West Bund Museum Project - Shanghai, China
The Voice of Things. Highlights of the Centre Pompidou Collection
July 27, 2021 - May 7, 2023more current
West Bund Museum Project - Shanghai, China
The Voice of Things. Highlights of the Centre Pompidou Collection
July 27, 2021 - May 7, 2023more current
Born in 1968 in Cosenza, Italy
Lives and works in Paris, France
Tatiana Trouvé was born in 1968 in Cosenza (Calabria, Italy) and grew up in Dakar (Senegal). She studied at Villa Arson, Nice, and then participated in Ateliers ’63, now De Ateliers, in the Netherlands. She teaches at the École Nationale Supérieure des Beaux-Arts in Paris.
Trouvé’s artistic approach originated with the creation of the Bureau d’Activités Implicites, a kind of laboratory of time where activities are always to come. From this research, she created drawings, sculptures, and installations that give an experience of disorientation through the composition of worlds where the orders and laws that define our reality are disrupted; where new coexistences of the physical and the psychological, of the vegetal and the mineral, are expressed; where space and time float; and where our perceptive landmarks shift.
Tatiana Trouvé has participated in numerous solo and group exhibitions, biennials, and triennials, in museums and institutions both in France and abroad. Her first solo exhibition was held at the Centre national d’art contemporain at Villa Arson in Nice in 1997, and her first retrospective, The Longest Echo, was at MAMCO, Geneva, in 2014. In 2022, a major monographic exhibition, Le grand atlas de la disorientation, was held at the Centre Pompidou, Paris.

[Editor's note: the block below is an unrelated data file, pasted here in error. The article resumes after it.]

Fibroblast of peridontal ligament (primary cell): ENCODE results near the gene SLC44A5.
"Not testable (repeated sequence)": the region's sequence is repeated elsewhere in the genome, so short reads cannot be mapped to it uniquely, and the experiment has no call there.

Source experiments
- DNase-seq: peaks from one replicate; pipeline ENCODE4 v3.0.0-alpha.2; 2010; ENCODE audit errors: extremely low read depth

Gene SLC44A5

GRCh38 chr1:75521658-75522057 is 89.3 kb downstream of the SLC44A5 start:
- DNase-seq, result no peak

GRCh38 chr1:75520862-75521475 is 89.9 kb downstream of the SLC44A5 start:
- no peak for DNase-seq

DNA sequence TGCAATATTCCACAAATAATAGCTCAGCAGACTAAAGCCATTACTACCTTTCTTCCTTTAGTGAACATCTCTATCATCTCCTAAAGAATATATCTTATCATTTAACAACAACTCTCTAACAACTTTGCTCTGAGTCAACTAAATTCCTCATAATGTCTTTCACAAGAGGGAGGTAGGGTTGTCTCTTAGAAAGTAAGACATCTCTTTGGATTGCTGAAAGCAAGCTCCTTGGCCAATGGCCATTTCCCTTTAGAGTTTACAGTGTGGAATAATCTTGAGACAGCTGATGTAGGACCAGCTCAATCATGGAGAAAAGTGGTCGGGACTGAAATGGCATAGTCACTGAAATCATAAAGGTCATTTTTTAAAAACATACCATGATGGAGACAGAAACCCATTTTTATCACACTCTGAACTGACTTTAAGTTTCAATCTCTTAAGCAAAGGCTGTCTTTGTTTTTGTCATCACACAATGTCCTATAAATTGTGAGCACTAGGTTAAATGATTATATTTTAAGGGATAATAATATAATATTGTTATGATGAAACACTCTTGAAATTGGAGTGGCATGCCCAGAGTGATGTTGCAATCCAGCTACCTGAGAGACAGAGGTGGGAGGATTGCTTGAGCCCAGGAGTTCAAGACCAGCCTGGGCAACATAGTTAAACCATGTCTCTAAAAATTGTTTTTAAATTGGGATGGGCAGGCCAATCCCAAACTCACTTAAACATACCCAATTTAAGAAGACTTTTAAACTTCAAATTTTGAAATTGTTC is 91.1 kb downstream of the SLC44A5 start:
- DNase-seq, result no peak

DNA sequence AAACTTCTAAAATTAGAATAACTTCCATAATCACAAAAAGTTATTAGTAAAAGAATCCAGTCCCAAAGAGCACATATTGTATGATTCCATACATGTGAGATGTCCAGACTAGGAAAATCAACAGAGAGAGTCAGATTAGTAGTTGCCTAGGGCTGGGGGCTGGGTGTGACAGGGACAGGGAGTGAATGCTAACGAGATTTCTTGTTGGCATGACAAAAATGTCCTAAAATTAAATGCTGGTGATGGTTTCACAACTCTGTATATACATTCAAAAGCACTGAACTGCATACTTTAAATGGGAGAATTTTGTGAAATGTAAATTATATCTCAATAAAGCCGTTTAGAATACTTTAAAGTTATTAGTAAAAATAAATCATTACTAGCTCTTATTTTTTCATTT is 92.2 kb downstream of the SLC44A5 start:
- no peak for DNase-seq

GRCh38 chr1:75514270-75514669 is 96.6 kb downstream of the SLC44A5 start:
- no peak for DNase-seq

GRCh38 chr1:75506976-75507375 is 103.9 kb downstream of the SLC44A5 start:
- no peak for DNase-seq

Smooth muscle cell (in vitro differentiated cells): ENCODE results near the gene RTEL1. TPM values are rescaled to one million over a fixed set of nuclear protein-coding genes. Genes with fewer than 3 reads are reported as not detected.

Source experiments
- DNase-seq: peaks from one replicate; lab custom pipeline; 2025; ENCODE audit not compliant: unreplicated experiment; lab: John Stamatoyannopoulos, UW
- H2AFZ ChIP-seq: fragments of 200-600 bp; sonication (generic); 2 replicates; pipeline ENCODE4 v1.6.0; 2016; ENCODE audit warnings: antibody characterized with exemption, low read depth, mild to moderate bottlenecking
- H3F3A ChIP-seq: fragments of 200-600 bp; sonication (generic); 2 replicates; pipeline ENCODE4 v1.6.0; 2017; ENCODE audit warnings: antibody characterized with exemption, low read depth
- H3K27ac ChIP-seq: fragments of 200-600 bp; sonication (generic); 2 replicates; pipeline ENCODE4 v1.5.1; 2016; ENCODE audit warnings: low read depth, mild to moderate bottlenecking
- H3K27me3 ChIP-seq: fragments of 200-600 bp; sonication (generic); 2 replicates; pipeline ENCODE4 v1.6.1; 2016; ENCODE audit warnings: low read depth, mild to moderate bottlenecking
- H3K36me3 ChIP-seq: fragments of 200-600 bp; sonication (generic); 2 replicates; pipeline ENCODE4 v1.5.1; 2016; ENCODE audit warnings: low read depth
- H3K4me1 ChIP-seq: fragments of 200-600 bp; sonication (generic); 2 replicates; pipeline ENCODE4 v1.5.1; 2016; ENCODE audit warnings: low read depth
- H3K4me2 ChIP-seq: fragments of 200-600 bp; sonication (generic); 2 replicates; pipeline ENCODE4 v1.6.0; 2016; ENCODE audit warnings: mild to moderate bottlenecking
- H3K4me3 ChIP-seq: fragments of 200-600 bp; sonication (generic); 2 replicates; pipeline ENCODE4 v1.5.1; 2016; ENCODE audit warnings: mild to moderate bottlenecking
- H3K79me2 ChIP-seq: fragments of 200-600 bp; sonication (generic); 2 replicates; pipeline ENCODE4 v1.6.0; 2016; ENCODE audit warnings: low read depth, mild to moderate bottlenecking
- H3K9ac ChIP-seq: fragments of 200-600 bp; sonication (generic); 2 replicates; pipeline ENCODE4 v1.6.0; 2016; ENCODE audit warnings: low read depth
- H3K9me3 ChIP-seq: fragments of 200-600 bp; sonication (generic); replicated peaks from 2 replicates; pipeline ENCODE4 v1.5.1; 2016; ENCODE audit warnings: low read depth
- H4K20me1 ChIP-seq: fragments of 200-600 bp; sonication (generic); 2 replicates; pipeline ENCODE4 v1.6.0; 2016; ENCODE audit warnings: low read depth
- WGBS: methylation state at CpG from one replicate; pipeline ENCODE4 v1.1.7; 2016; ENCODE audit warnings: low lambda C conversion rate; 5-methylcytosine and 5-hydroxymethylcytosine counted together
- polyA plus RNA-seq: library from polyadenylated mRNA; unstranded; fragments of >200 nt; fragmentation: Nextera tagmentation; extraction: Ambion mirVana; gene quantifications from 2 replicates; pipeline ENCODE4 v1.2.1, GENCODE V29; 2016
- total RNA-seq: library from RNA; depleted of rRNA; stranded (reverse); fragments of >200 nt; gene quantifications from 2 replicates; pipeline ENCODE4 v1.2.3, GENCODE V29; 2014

Tatiana Trouvé is the recipient of numerous awards, including the Pernod Ricard Foundation Prize in 2002, the Marcel Duchamp Prize in 2007, the ACACIA Prize (Italy) in 2014 and the Rosa Schapire Art Prize (Germany) in 2019. She was named an Officier de l’Ordre des Arts et des Lettres by the French Ministry of Culture and Communication in 2020.
Tatiana Trouvé. Le grand atlas de la désorientation, Centre Pompidou, Paris, France, curator Jean-Pierre Criqui
Tatiana Trouvé, Gagosian, Paris, France
Tatiana Trouvé. Bureau of Implicit Activities, Mamco, Geneva, Switzerland, curator Françoise Ninghetto
Tatiana Trouvé. From March to May, Gagosian, New York, NY, USA
On the Eve of Never Leaving, Gagosian, Beverly Hills, CA, USA
Tatiana Trouvé, Gagosian, Rome, Italy
One Day for Eternity, Saint Agnes Chapel, König, Berlin, Germany
The Great Atlas of Disorientation, Petach Tikva Museum of Art, Tel-Aviv, Israel, curator Hadas Mahor
Le Numerose Irregolarità, Villa Medici, Rome, Italy, curator Chiara Parisi
House of Leaves, Perrotin, Hong Kong
From Alexandrinenstrasse to the Unnamed Path, König, Berlin, Germany
The Sparkle of Absence, Red Brick Museum, Beijing, China, curator Tang Zehui
Studies for Desire Lines, Gagosian, New York, NY, USA
I Tempi Doppi, Kunstmuseum Bonn, Bonn, Germany, curator Stefan Gronert; travelled to Museion, Bolzano-Bozen, Italy, curator Letizia Ragaglia; Kunsthalle Nürnberg, Nürnberg, Germany, curator Ellen Seifermann
The Longest Echo / L’Écho le plus long, Mamco, Geneva, Switzerland, curators Christian Bernard, Christophe Kihm
Tatiana Trouvé: Recent Works, Gagosian, Geneva, Switzerland
Somewhere, 18-12-95, An Unknown, 1981, Schinkel Pavillon, Berlin, Germany, curator Nina Pohl
I cento titoli in 36 524 giorni, The Hundred Titles In 36, 524 Days, Gagosian, Rome, Italy
Tatiana Trouvé, Gagosian, New York, NY, USA
Il grande ritratto, Kunsthaus Graz, Graz, Austria, curator Adam Budak